Mystic Folk Opera is all about a soulful and bluesy kind of rock sound. The band comprises lead vocalist/guitarist Kristin DiCara (who writes CD reviews for GO as Kristin DiCara-McClellan), bassist Bob Mills, guitarist/vocalist Cheeks, vocalist Elisha Frank and drummer Rich Cantz.

You can find the band’s latest CD, “A Book of Painted Sighs,” at Bull Moose Music, CD Baby and iTunes. Keep up on the latest MFO news on Facebook, Reverbnation and Bandcamp.

GO recently caught up with DiCara for the skinny on the band’s history and the inspiration for the new record.

Over what period of time were the songs written?

Each CD we’ve released contains material written over a wide span of time ranging anywhere from mere moments before we recorded it to over a decade at this point. There’s a bit of an ongoing dialogue between Cheeks and I involved, and an evolution of circumstance and feeling that we’re trying to convey, which can only really be told like a movie that jumps through time.

What would you say are some of the themes of the album?

I’d have to say it’s mostly a narration of those moments that come immediately after some big failure. In essence, it repeats the question: Where do you go when the worst happens? Especially if it frees you up from some unrealistic expectation you may have had of yourself or others. I think the very last line of the CD sums it up well: “The more you know the less you understand. If I’m gonna be damned, I’m gonna be damned for who I am.”

When did Mystic Folk Opera begin?

We were a duo when we started MFO three years ago. But Cheeks and I have been in musical projects together on and off for the last 16 years.

What are some of the sources of inspiration for your music?

Just trying to connect. I know that’s vague and probably somewhat cliche, but it’s totally true. It’s kinda like when you were a kid and you ran and fell and scraped your knee really bad and you screamed for your mommy. That’s what we are doing today; we are venting (screaming) all about life’s various “owies” and hoping that someone will hear us, understand and sit with us a moment to listen. Then we can hang out over a beer, cosmically commiserate and solve the world’s problems together.

On a more practical note, our one rule as a band is “we will try it,” and that means the whole gamut of human emotion is allowed into the party. Music for us is all about what we’re feeling at any given moment. A lot of the time, Cheeks will roll out the guitar part first. Other times, it’s just a wordless melody I may have. A lot of the time, the words come out and they make absolutely no sense to us whatsoever. We sing it anyway. It doesn’t matter when it’s pure instinct involved.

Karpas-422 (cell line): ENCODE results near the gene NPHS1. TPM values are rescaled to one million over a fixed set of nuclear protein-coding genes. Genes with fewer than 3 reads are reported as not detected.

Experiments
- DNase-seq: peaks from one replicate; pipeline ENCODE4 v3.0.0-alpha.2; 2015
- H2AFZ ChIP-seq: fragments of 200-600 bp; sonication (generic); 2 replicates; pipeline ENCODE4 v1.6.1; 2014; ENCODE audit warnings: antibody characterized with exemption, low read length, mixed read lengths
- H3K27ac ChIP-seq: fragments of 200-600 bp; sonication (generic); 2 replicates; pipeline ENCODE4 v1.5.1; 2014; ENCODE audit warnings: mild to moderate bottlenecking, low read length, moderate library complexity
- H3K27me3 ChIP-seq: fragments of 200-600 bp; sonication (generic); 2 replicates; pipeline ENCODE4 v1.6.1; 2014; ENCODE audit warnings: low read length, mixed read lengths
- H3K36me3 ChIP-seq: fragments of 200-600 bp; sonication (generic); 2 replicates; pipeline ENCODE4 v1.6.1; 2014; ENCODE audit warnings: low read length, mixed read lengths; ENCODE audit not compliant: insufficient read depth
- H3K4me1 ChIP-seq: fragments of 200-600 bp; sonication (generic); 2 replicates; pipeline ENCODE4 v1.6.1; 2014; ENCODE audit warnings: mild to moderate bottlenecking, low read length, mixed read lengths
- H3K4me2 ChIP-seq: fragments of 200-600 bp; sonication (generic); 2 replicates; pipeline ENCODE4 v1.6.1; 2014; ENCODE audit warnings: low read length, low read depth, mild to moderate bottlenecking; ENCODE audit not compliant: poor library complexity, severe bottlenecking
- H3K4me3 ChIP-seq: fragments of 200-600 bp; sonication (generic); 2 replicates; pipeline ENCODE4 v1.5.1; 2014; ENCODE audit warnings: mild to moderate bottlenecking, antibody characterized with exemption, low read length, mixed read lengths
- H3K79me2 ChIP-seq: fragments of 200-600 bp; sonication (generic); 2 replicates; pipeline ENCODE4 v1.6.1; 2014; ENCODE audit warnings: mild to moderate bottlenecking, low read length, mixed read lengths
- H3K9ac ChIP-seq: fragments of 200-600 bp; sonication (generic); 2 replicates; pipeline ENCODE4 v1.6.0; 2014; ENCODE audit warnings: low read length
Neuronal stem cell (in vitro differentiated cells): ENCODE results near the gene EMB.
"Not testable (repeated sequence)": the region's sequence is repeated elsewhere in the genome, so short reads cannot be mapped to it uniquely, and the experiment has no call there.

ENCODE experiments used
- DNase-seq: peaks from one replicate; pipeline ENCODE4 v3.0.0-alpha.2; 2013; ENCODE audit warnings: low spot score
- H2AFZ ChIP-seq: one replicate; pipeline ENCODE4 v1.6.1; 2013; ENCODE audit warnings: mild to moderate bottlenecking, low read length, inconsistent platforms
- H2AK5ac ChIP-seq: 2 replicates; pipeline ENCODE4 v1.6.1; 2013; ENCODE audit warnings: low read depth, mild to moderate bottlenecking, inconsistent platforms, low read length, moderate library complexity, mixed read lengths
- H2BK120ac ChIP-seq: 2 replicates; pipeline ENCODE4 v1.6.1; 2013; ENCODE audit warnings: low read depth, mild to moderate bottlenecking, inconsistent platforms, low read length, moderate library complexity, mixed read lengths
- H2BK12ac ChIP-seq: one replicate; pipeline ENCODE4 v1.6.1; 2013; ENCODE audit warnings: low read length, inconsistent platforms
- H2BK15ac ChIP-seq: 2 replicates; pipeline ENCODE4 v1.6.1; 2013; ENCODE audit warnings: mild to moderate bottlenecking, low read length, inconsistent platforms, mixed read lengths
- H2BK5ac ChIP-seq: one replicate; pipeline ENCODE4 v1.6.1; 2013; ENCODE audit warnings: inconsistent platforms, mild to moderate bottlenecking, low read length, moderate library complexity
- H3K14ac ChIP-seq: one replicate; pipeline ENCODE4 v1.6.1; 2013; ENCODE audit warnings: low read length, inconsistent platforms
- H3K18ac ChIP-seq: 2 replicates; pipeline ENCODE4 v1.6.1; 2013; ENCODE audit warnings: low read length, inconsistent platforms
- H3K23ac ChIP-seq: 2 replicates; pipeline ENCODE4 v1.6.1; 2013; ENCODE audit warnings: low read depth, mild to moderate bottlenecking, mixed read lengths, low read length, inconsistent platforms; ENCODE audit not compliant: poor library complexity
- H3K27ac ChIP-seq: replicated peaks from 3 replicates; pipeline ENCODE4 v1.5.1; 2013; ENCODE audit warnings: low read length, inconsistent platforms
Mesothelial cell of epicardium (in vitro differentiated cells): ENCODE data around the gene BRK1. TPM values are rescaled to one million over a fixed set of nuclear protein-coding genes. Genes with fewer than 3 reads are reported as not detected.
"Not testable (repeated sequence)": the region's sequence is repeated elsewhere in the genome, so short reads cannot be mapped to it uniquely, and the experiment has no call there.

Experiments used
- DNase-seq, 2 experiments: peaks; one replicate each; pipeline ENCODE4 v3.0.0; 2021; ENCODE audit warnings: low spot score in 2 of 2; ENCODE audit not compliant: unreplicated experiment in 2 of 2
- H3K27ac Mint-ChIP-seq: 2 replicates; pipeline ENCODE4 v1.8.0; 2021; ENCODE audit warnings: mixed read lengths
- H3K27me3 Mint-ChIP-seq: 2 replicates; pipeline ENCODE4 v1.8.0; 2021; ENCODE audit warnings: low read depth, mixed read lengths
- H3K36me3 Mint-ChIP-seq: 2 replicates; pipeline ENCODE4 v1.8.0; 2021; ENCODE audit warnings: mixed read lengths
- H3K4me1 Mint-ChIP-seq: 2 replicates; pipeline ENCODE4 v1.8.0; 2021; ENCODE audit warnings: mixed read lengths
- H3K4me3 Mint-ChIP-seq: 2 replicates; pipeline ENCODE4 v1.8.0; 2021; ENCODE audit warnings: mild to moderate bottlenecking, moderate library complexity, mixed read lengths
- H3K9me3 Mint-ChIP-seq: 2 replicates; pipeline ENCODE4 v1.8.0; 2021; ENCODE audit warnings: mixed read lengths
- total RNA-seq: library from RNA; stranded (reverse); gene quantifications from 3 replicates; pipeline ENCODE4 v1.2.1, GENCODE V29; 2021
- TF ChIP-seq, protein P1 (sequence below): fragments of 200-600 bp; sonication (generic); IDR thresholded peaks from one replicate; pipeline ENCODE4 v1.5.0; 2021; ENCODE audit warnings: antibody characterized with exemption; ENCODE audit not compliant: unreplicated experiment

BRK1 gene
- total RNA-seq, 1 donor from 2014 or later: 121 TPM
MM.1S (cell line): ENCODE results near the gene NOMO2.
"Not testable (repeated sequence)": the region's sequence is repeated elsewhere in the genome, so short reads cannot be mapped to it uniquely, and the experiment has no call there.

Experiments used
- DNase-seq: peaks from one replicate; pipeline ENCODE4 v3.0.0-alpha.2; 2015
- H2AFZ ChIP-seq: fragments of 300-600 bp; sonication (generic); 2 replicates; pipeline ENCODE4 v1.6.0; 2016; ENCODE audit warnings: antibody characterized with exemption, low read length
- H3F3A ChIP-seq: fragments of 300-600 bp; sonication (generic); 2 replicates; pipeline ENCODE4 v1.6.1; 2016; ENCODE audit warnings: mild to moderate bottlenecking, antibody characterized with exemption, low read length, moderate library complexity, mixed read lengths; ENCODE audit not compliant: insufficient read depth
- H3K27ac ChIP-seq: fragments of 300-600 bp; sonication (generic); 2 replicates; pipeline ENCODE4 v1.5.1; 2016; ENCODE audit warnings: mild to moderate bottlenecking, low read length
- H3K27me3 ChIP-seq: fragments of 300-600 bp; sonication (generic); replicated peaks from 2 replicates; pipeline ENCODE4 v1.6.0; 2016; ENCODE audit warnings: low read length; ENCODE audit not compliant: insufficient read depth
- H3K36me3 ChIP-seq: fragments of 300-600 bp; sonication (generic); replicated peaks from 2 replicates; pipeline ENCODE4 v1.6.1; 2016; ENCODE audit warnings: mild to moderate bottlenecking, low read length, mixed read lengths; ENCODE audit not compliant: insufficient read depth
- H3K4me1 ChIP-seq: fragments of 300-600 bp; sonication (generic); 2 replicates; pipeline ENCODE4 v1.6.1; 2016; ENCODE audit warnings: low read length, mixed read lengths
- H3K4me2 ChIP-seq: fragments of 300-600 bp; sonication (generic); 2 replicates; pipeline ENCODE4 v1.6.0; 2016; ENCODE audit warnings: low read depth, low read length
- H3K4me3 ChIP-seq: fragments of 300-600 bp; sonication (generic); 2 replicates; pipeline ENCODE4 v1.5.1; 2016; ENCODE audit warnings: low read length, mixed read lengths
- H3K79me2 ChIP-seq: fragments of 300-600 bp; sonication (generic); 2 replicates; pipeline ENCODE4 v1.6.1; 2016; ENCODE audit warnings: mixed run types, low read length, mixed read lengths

We almost invariably find that they get clearer to us, in terms of meaning, by the time we’re finished. Bob, Rich and Elisha are especially great reflective surfaces as musicians too. They always manage to dial in the level of intensity just right, and that allows us to pour energy right back into the vibe we’re coaxing along. It’s like having a really good heart-to-heart with an honest friend.

How did you come up with the band name?

When we started off as a duo, we wanted to find a few concepts that roughly approximated what we were up to. Cheeks and I are both mystics to begin with. The “folk” part came from the fact that we were schlepping around a couple of acoustics back then. Even though we’re really rock musicians more than anything else, we just liked the way the word sounded. It’s art, you know?

As for the term “opera,” it’s all about the dramatic. Over the years, we’ve written songs to each other, about each other or the spiritual connections we’ve made, our disappointments in politics or people, whatever was going on. Make all those connections, put them all in the same place at the same time, pour your heart and soul out on a stage with all of its terror, inconsistencies, bitter tirades and, oh yes, the scandals, and you have an opera. That’s most certainly us!

What did you grow up listening to?

To condense it across our various members and point to the general consensus between us, it would have to be Led Zeppelin, Pat Benatar, Rush, Queen, The Police, Pink Floyd, The Beatles, Bad Company, James Taylor, The Commodores, Simon and Garfunkel, U2, Peter Gabriel and Fleetwood Mac.

Staff Writer Aimsel Ponti can be contacted at 791-6455 or at:

aponti@pressherald.com